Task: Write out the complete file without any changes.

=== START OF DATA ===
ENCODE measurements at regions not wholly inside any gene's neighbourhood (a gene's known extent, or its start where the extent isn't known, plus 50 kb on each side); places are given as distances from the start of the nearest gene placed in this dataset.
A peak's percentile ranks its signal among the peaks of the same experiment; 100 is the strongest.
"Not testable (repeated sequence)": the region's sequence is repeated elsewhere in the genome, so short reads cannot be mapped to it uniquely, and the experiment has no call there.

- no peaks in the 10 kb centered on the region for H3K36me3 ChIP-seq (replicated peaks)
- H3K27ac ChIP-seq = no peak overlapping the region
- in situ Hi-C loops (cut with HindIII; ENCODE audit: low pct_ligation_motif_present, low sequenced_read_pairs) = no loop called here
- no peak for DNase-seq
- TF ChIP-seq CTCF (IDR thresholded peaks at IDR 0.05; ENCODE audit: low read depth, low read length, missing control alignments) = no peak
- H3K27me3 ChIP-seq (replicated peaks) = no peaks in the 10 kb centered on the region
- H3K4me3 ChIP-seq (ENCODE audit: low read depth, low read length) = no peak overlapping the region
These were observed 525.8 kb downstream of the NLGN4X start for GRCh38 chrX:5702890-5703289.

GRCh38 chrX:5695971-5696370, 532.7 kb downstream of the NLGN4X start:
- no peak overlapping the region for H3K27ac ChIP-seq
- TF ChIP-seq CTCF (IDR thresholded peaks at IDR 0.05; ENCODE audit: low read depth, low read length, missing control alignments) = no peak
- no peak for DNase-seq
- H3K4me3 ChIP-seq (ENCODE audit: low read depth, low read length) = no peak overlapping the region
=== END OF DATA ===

ENCODE measurements at regions not wholly inside any gene's neighbourhood (a gene's known extent, or its start where the extent isn't known, plus 50 kb on each side); places are given as distances from the start of the nearest gene placed in this dataset.
A peak's percentile ranks its signal among the peaks of the same experiment; 100 is the strongest.
"Not testable (repeated sequence)": the region's sequence is repeated elsewhere in the genome, so short reads cannot be mapped to it uniquely, and the experiment has no call there.

- no peaks in the 10 kb centered on the region for H3K36me3 ChIP-seq (replicated peaks)
- H3K27ac ChIP-seq = no peak overlapping the region
- in situ Hi-C loops (cut with HindIII; ENCODE audit: low pct_ligation_motif_present, low sequenced_read_pairs) = no loop called here
- no peak for DNase-seq
- TF ChIP-seq CTCF (IDR thresholded peaks at IDR 0.05; ENCODE audit: low read depth, low read length, missing control alignments) = no peak
- H3K27me3 ChIP-seq (replicated peaks) = no peaks in the 10 kb centered on the region
- H3K4me3 ChIP-seq (ENCODE audit: low read depth, low read length) = no peak overlapping the region
These were observed 525.8 kb downstream of the NLGN4X start for GRCh38 chrX:5702890-5703289.

GRCh38 chrX:5695971-5696370, 532.7 kb downstream of the NLGN4X start:
- no peak overlapping the region for H3K27ac ChIP-seq
- TF ChIP-seq CTCF (IDR thresholded peaks at IDR 0.05; ENCODE audit: low read depth, low read length, missing control alignments) = no peak
- no peak for DNase-seq
- H3K4me3 ChIP-seq (ENCODE audit: low read depth, low read length) = no peak overlapping the region